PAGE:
Well, the frequency of sex among married couples depends on how old they are. One survey looked at the sex lives of married people by age. They found that:

      • Between 18-29, married people had sex 112 times a year, or a little over twice a week.
      • Between 30-39, they had sex 86 times a year, or about seven times a month.
      • Between 50-59, they had sex 69 times a year, or a little under six times a month.

      Sex appears to decline further as couples get older.

      Although frustrated married people can romanticize the sex lives of swinging singles, studies show that married people have more sex than single people. While married people ages 18 to 29 have sex more than nine times a month, single people average a little under six a month. It makes sense -- married people have a potential sexual partner in bed with them every night. Singles often sleep alone.

    • My wife just found out that she has HPV. Does this mean I'll get genital warts?
    • Answer:

      Although it may not have the fame of herpes or the clap, HPV is actually the most common sexually transmitted disease. Fifty percent of all men will have it at some point in their lives.

      In most cases, HPV causes no symptoms and doesn’t lead to any health problems. But some strains do cause genital warts. The only way to prevent transmission of the virus is to avoid skin contact -- not easy in a marriage. Condoms may help reduce transmission, but that’s not really clear. The virus has no cure.

      It is important to note that there are many different strains of HPV. Women are typically tested for the ones considered to be “high risk HPV”, meaning high risk for cervical cancer. These are not the same strains that cause genital warts. So her positive test was not testing for the strains that cause warts. However, a person exposed to one strain may be more likely to also have some of the others.

      If you do get genital warts, they’re most likely to appear on your penis. They can also show up elsewhere, including your anus. While they may fade on their own, they can also be treated with creams or surgery. HPV does raise the risk of getting cancers of the anus and penis; however, those risks are still extremely low.

    • I haven't exercised in years, but I need to get in better shape. Where do I start?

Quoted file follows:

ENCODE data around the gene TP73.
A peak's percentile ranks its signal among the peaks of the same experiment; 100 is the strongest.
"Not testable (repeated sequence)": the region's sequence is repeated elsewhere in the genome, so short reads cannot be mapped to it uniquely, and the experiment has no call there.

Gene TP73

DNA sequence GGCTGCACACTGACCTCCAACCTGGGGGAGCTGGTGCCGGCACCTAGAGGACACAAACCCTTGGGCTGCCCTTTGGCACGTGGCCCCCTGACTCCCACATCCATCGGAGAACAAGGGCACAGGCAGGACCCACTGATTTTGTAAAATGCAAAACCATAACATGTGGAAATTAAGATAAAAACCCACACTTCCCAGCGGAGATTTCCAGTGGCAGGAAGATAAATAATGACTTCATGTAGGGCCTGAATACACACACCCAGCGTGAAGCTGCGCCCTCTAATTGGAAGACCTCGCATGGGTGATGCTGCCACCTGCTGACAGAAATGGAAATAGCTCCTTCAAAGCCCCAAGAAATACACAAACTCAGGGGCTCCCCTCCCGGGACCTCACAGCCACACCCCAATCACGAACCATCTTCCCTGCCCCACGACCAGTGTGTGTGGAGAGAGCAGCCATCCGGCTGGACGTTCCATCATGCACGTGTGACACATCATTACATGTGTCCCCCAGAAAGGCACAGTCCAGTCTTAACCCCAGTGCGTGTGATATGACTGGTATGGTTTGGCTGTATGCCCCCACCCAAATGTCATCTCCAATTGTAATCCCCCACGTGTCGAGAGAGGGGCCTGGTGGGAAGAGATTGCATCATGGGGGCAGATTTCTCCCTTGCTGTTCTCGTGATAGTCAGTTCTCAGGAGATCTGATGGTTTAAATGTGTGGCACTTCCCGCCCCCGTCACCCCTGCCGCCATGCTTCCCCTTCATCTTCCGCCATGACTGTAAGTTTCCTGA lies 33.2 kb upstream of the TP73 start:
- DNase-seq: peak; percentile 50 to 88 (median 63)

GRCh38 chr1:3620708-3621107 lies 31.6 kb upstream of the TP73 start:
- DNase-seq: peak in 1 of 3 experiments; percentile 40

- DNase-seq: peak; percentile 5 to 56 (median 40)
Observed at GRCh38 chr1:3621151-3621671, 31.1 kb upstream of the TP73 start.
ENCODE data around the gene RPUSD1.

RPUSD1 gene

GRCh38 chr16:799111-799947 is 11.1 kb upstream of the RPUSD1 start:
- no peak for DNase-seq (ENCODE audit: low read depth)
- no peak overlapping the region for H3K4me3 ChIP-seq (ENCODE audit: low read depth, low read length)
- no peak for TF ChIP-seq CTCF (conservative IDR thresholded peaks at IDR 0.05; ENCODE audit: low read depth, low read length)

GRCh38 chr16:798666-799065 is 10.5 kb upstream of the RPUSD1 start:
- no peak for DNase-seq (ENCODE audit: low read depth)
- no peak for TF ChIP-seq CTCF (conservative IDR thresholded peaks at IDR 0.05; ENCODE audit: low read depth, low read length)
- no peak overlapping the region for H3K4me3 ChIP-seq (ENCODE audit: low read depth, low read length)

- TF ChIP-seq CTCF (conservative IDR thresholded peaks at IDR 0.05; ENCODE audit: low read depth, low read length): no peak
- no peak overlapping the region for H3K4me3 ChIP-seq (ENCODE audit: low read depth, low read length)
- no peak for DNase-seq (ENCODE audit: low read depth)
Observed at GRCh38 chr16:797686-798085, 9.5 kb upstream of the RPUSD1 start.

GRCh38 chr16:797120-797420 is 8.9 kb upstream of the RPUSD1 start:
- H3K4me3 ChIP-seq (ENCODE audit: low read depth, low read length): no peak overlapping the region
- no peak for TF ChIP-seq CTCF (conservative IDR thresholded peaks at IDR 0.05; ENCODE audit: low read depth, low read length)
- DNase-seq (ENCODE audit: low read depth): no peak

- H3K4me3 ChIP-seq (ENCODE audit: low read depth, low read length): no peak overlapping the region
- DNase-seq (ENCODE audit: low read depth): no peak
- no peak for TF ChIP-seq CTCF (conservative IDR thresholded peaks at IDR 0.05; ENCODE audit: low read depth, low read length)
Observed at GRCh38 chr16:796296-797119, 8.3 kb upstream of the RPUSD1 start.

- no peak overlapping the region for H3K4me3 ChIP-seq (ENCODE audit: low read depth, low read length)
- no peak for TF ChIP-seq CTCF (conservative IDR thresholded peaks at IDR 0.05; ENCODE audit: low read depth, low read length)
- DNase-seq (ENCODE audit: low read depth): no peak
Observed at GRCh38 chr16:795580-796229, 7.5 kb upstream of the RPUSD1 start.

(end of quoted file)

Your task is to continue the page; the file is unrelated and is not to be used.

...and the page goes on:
• Answer:

      Most importantly, start slowly. It’s easy to be too enthusiastic on the first day and push yourself too hard. The next day, you can barely walk, and your brave new exercise scheme is postponed for another year. Step up gradually to exercising on most days of the week for 30-60 minutes.

      The choice of exercise doesn’t matter. Start walking. Pick up a new sport or an old one that you liked back in high school. It might take a little experimentation before you find something that you really enjoy.

      If willpower is a problem, get other people involved. Hire a trainer at the gym. Start golfing with a friend. Join a group of guys who meet for pick-up games in the park. Having an obligation to someone else might be just what you need to push yourself out of your easy chair and away from the soothing glow of your television.

    • What's the deal with alcohol -- is it good for me or bad for me?
    • Answer:

      Good news: Studies have shown that alcohol can lower the risk of heart disease. While for a time it seemed that only red wine had this power, experts now say that any alcohol -- wine, beer, or spirits -- has the same effect. Moderate drinking lowers the risk of heart attack, stroke, and other cardiovascular problems by 25% to 40%.

      But here’s the bummer: more isn’t better. Experts say that men should limit themselves to two drinks a day. Any more than that and your risks go up again, since excessive alcohol intake can lead to liver damage, high blood pressure, and many kinds of cancer -- not to mention the risks of alcohol abuse.

      If you’ve been a teetotaler all your life, don’t start drinking for health reasons. The benefits are modest, and drinking increases other risks. If you don’t drink and want to improve your health, just do an extra 15 minutes on the treadmill.

    • I hate going to the doctor's, but my wife is always pushing me to go. Any advice?
    • Answer:

      Be honest: Do you take better care of your car and your lawn than your own health? You might think there’s no need if you feel OK. But unfortunately, many health conditions don’t have any symptoms -- like high blood pressure -- and they can do serious damage if untreated.

      Every healthy guy between the ages of 20 and 39 needs a physical every three years. Between 40 and 49, it’s two years. And after 50, it’s every year. In addition to that, every man should get his blood pressure checked annually; other tests are necessary as you get older. At most, that’s one visit a year, and surely you can find the time for that. Of course, any sudden change in your health or worrying symptom -- like chest pain, for instance -- needs to be checked out immediately.

    WebMD Medical Reference

    Reviewed by David T. Derrer, MD on October 04, 2014